NEW YORK (CNN/Money) -
IBM, the world's largest computer maker, has discussed saving millions of dollars by moving thousands of U.S. jobs offshore, according to internal documents obtained by the Wall Street Journal, the paper reported on Monday.
If accurate, the news is just the latest evidence of a growing trend towards offshore outsourcing of white-collar jobs, which has led some American labor groups to worry that U.S. wages and job opportunities will suffer.
According to the Journal, documents prepared in November and December 2003 show IBM executives saying they expected to save $168 million per year starting in 2006 by moving "several thousand" programming jobs to China, India and Brazil.
IBM would neither confirm the existence of the documents nor comment on their reported contents. It acknowledged it would move some jobs offshore in 2004, but said it had no specific plans. But the Journal said an IBM spokesman said the company planned to move about 3,000 jobs offshore this year.
Armonk, N.Y.-based IBM did tell CNNfn it plans to add about 15,000 jobs to its workforce in 2004, about 4,500 of which would be in the United States. The new jobs would bring IBM's global employee level to 330,000, the highest since 1991.
The U.S. economy has lost about 2.4 million jobs since February 2001. Many of those were manufacturing jobs, which have moved offshore to countries where labor costs are cheaper. That's old news in many ways -- the U.S. factory sector has been shrinking steadily for decades.
But in recent years, companies -- including CNN/Money parent Time Warner (TWX: Research, Estimates) -- have moved white-collar jobs offshore in increasing numbers, a trend that seems unlikely to end any time soon. Consulting firm Forrester Research has predicted that, in the next 15 years, 3.3 million U.S. service industry jobs and $136 billion in wages will move offshore to countries such as India, Russia, China and the Philippines.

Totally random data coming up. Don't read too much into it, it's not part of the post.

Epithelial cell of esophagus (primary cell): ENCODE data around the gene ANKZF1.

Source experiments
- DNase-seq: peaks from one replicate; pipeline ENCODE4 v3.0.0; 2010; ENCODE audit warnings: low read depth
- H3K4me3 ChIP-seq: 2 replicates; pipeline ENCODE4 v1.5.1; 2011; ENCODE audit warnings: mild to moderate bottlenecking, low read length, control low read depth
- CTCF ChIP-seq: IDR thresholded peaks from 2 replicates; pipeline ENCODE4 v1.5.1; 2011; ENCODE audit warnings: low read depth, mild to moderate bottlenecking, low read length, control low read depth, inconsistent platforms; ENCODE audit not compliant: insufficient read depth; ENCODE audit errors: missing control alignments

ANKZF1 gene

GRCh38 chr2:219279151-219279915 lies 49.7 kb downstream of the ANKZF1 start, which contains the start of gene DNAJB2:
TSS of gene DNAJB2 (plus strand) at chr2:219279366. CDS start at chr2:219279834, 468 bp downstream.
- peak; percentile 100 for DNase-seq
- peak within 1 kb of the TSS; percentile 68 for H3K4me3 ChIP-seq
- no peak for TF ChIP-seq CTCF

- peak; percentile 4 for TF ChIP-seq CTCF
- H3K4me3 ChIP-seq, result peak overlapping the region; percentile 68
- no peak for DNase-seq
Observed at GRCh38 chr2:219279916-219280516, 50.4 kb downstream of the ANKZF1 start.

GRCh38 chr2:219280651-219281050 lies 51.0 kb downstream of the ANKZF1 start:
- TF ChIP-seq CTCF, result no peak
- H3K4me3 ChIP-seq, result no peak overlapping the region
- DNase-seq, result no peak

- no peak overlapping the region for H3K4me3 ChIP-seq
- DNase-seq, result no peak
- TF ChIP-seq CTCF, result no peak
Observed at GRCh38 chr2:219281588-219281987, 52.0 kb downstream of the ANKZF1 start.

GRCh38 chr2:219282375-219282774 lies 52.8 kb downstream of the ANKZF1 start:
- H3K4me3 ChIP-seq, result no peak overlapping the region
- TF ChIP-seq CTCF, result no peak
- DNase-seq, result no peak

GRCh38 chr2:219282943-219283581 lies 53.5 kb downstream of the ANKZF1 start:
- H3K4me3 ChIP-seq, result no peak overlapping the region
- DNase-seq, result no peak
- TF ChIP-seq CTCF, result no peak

Though many economists say this cost-cutting will help businesses be more productive, leading eventually to more U.S. jobs, it's unwelcome news in the meantime for thousands of U.S. information-technology (IT) workers, who blame offshore outsourcing for a nagging lack of IT jobs and stalling wage growth.
This is not the first time IBM has been in the news for talking about outsourcing. In July 2003, the New York Times reported getting a copy of a recorded conference call in which IBM executives discussed the need to accelerate outsourcing efforts.
Also in July, the Web site of the Washington Alliance of Technology Workers, a labor group, offered a link to a Power Point presentation given by a Microsoft (MSFT: Research, Estimates) executive urging the software maker to "leverage the Indian economy's lower cost structure," where a company can get "two heads for the price of one."
The Microsoft presentation said several firms -- including Cisco (CSCO: Research, Estimates), General Electric (GE: Research, Estimates) and Dell Computer (DELL: Research, Estimates) -- already "have this religion" and that it was "time for Microsoft to join the party."
Workers to train their own replacements?
In Monday's report, the Journal said IBM pays U.S. programmers with three to five years experience about $56 an hour, including benefits, while IBM's internal documents say Chinese programmers with similar experience make about $12.50 an hour, including benefits.
The Journal said the documents -- which may not be final versions of the company's plans -- offer managers pointers for moving jobs offshore, including ways to "sanitize" the news to U.S. workers losing their jobs.
"Do not be transparent regarding the purpose/intent" of offshore outsourcing, the documents reportedly say, warning that the words "'On-shore' and 'Off-shore' should never be used."
According to the report, some IBM programmers will be forced to provide "several weeks" of training to their replacements -- a common practice among other firms that move jobs offshore and a particular sore spot for U.S. IT workers.
The IBM documents discuss moving jobs from Southbury, Conn.; Poughkeepsie, N.Y.; Raleigh, N.C.; Dallas; Boulder, Colo.; among other locations, according to the Journal.